“They lived in squares, painted in circles and loved in triangles,” Dorothy Parker said wryly of the members of the Bloomsbury group. As artistically and romantically unconventional as they are, in the early years they rarely strayed from opulent homes amidst the elegant squares of London.
Led by writers Virginia Woolf and Lytton Strachey, painters Vanessa Bell and Duncan Grant, and critic Roger Fry, the innovators of the early 20th century rejected the restrictions of Victorian bourgeois life and prioritized private pleasures over the public duty. Their liberalism encompassed politics and art, spilling over into their complex and interwoven personal relationships.
In 1916, at the height of World War I, Vanessa Bell moved to Charleston, a farm in Sussex, taking Duncan Grant and her lover David Garnett with her, both conscientious objectors. Amid the triangular banter, Grant and Bell set out to decorate every surface of the house in an exuberant post-impressionist style, their goal of making art a part of everyday life.
No household item was too low. Grant’s painting elevated this unpretentious log rack, for example, from mundane utility to thing of beauty.
Grant had been trained in Paris, and the influence of Picasso, Cézanne and Gauguin can be seen in these flowing, stylized figures modeled after the dancers of the Ballets Russes, their poses and movements are ideal subjects for his abstract experiments. The paintings evoked – in keeping with Charleston’s philosophy – “a spirit of casual and languid eroticism,” according to art historian Simon Watney.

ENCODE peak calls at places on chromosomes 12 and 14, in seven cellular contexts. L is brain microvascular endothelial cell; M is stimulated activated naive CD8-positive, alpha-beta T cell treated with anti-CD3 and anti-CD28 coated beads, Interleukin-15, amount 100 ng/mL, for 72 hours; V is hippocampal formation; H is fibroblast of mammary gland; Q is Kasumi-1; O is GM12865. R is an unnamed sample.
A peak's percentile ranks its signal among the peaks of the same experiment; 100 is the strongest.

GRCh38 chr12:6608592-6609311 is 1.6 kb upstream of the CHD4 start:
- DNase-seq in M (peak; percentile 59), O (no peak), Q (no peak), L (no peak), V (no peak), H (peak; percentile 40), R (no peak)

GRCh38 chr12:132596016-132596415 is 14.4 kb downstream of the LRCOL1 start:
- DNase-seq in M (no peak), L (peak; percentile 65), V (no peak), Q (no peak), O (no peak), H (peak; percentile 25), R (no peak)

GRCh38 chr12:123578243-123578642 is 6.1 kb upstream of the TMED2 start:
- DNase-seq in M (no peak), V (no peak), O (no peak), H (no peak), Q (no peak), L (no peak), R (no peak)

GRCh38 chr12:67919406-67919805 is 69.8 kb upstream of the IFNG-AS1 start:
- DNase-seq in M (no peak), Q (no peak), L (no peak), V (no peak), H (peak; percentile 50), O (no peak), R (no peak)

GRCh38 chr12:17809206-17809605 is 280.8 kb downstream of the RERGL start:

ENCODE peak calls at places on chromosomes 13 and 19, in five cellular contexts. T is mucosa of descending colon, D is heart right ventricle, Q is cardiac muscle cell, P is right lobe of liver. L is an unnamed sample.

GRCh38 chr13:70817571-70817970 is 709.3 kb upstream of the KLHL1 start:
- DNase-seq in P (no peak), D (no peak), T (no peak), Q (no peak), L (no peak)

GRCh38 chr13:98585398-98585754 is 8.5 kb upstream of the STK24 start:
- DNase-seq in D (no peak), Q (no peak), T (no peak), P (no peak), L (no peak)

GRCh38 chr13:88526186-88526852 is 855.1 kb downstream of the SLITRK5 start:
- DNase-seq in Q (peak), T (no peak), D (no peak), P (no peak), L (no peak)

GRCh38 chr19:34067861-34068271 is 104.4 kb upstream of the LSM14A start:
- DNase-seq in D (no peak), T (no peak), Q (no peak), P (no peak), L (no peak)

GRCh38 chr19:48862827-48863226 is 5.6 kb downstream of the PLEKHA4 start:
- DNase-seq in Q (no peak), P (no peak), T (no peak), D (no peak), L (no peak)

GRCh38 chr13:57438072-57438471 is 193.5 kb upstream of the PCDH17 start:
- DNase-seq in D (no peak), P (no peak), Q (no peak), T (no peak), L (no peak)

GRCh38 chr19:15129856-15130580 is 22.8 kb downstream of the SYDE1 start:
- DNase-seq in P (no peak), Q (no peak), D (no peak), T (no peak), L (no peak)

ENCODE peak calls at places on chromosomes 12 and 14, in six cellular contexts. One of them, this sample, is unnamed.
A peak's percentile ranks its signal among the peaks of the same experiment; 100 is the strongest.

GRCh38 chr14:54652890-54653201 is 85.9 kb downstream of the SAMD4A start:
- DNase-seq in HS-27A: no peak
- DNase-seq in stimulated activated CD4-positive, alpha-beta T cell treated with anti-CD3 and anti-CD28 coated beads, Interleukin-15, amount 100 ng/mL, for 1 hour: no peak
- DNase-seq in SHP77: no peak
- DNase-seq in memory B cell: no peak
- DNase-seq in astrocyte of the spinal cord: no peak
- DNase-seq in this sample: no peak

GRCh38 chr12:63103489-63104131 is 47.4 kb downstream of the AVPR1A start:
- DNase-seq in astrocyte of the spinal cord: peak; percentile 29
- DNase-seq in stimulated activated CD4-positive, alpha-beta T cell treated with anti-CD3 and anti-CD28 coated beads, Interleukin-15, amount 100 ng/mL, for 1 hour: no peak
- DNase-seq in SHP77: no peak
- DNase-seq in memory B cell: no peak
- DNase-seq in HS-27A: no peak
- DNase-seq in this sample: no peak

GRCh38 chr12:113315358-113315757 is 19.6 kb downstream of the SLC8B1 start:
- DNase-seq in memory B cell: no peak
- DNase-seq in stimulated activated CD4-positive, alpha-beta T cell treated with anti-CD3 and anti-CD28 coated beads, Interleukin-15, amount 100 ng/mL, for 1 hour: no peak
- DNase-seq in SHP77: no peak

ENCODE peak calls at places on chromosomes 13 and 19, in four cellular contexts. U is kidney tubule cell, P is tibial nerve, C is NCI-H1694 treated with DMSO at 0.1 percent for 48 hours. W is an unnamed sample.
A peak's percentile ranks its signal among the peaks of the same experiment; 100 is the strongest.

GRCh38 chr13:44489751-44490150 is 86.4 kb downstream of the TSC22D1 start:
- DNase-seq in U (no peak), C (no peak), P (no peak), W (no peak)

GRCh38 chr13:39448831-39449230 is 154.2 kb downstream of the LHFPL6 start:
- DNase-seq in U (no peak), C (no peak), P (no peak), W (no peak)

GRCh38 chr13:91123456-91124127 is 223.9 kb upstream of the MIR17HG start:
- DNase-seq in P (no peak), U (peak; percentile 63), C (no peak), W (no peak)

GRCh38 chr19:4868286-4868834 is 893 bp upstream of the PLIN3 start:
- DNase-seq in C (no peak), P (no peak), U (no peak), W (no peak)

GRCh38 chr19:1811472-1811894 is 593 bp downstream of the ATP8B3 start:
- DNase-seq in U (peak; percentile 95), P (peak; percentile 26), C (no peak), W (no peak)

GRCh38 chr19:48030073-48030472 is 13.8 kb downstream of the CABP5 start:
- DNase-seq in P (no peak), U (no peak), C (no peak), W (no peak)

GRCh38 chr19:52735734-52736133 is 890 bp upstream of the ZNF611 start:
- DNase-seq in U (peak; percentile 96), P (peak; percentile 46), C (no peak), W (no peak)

The bohemian idyll in the countryside welcomed a flood of guests. Artist Dora Carrington offered a glimpse of life there: “We lived in the kitchen and cooked and ate there. . . Everyone lacking good manners at the table. & the most vague cuisine breathed in[sic]. . . What poseurs they really are.
A view shared by others who, despite Bloomsbury’s unmistakable contributions to British culture, have decried its members as a posh clique whose racy lifestyles have eclipsed their accomplishments. As writer Andrew Sinclair said, “Rarely in the realm of human endeavor has so much been written about so few of those who have achieved so little.
In 1937, Bell’s son Julian was killed during the Spanish Civil War; her sister Virginia Woolf committed suicide four years later. Charlton’s heyday was waning, but Bell and Grant stayed there until their deaths – in 1961 and 1978 respectively – happily covering his furniture with paint until the end.
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